- Leveraged. These aim to increase the returns, sometimes multiples of double or triple, on certain broad market indexes, using types of leverage, including derivatives.
Pros and Cons
It’s not uncommon to see ETFs garner praise for traits such as how easy they are to trade and their ability to provide solid diversification. However, they can be prone to the overall risks of the market and have annual fees. Below is a snapshot of the advantages and disadvantages of investing in exchange-traded funds:
- Diversification. They often spread out investments within a sector, industry, or type of commodity. Thus, they can be strong vehicles to add diversity to your portfolio.
- Liquidity. Since they trade on stock exchanges, you’re generally able to enter or exit at any time.
- Lower Fees. Contrary to mutual funds, ETFs (especially when managed passively) enjoy lower expense ratio fees.
- Transparency. They disclose which securities they hold each day, leaving no questions on what your money is invested in.
- Flexibility. There are so many of them that it’s easy for investors to increase the diversification of their portfolio rather than concentrate assets in a particular investment sector.
- Prone to market risks. They track stock market securities that can increase or decrease in value. This means that their value fluctuates when the specific assets within it experience volatility or price instability.
- Tracking errors. Sometimes, due to a variety of factors, an ETF might underperform compared to the index it’s trying to replicate.
- Limited control. Unlike picking individual stocks or bonds, you have no say in the securities in the fund beyond, of course, the overall type of ETF.
- Fees. While ETFs often have lower fees and a better expense ratio than actively managed mutual funds, they have transaction and management fees. Therefore, costs can pile up if you make frequent trades.
- Overlapping holdings. Investing in more than one introduces the possibility that some securities may be in several. This results in a less diversified portfolio exposed to unintended risk.
Many well-known companies allow you to add ETFs to your portfolio. As mentioned, you can easily buy them through online brokerage platforms and various types of retirement investment accounts, such as 401(k)s, IRAs, and Roth IRAs. Here are some of the most recognized providers, in no order:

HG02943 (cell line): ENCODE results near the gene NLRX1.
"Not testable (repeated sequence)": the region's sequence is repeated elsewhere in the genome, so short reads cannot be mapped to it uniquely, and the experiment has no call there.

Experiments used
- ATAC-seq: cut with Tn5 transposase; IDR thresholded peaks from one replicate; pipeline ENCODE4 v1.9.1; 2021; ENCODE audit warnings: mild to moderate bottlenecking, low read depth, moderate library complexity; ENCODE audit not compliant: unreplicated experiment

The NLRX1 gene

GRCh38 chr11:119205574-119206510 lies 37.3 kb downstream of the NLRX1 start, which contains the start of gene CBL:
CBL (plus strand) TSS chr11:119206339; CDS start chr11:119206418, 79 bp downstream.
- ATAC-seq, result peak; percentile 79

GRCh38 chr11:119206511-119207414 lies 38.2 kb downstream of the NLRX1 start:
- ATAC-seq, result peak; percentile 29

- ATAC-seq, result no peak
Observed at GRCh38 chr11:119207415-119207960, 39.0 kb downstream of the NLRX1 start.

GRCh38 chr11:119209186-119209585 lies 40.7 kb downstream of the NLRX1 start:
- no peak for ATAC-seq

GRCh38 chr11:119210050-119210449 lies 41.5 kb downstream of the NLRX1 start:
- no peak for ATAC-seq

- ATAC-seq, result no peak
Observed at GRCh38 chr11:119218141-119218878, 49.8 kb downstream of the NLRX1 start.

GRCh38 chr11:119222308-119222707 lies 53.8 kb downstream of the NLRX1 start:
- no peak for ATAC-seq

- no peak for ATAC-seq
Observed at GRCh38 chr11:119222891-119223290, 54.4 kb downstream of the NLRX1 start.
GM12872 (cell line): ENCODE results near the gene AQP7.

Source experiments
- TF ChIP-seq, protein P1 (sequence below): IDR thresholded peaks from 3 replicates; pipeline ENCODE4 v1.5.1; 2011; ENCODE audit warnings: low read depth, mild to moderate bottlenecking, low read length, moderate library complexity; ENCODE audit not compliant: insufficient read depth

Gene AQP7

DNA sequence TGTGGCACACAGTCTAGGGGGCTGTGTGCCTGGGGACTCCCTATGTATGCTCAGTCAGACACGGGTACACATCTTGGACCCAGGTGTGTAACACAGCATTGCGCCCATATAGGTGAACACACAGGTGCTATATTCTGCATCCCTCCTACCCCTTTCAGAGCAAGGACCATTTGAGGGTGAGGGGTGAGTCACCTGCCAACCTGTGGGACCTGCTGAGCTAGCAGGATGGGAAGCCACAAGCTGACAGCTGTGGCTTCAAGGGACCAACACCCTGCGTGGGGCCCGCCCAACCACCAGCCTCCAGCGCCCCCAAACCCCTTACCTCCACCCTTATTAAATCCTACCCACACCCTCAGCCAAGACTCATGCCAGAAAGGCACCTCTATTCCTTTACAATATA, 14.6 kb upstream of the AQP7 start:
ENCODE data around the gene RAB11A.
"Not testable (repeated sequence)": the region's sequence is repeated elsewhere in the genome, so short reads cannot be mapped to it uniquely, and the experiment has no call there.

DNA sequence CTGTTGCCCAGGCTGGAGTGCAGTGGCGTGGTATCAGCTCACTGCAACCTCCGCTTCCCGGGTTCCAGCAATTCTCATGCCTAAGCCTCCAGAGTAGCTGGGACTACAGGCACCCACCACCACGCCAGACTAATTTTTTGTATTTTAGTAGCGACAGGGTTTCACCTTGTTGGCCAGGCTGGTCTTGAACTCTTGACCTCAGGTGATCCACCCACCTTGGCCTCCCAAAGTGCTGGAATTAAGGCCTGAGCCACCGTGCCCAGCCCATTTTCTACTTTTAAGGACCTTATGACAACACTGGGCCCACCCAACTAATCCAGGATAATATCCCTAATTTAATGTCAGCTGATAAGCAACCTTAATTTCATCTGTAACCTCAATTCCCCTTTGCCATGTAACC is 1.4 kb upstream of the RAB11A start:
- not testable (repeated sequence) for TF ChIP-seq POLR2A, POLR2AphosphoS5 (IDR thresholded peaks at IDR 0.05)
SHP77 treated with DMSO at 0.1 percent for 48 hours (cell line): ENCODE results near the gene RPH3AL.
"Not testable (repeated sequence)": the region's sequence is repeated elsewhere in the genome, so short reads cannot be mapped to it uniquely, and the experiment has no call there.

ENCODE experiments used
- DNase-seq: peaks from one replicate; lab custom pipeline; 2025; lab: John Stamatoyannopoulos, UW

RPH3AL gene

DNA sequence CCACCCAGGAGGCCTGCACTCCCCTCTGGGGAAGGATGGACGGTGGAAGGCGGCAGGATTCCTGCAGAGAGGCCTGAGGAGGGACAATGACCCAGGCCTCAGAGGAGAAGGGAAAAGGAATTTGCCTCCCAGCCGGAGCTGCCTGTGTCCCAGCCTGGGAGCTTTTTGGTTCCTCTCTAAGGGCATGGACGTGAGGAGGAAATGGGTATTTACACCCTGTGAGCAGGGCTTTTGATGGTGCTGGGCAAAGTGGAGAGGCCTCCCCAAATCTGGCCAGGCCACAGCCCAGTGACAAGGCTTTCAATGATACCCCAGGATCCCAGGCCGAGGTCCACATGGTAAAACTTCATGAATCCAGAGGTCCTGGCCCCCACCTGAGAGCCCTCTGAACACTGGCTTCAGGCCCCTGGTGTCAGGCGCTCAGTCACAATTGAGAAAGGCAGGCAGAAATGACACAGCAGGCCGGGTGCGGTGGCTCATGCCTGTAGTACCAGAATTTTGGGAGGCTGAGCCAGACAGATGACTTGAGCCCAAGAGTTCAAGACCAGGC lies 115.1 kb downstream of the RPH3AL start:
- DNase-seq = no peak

- Vanguard offers several ETF options, including its 500 Index Fund ETF (VOO).
- BlackRock provides ETFs through its iShares product, such as the S&P Total U.S. Stock Market (ITOT), the MSCI Emerging Markets (IEMG), and more.
- Charles Schwab brings a variety of options to the table, including the Schwab 1000 Index ETF and Schwab Emerging Markets Equity ETF.
- Fidelity has a range of offerings, such as its Blue Chip Growth and Disruptive Technology funds.
- Invesco offers plenty of products you can use to diversify. Examples include its Nasdaq 100 and S&P 500 Equal Weight ETFs.
Frequently Asked Questions
Are ETFs a good investment?
ETFs can be good investments if you want to easily diversify your portfolio. They allow you to add exposure to specific industries or types of securities without individually picking them. They also tend to be on the low end for fees, as compared to funds ran by full-time management teams.
However, it’s often prudent to talk with a financial advisor before adding a new investment to your portfolio. If you don’t have one yet and aren’t sure where to look, matching tools, such as this one, can help you find up to three in your area.
What is the minimum investment in an ETF?
If you’d like to invest in an ETF, you only need to pay the price of one share. After this, you’ll successfully be a shareholder. However, you’ll likely need to buy more than this, depending on your situation, if you want to see higher gains or have more exposure to the securities in the fund.
Do I need to pay taxes on ETFs?
Yes, you’ll have to pay capital gains taxes on these types of funds when you sell shares that have appreciated. You’ll likely also face taxes on dividends you receive in one of two ways, qualified or non-qualified. The former normally are taxed at lower long-term capital gains rates, while the latter are taxed your normal income tax bracket.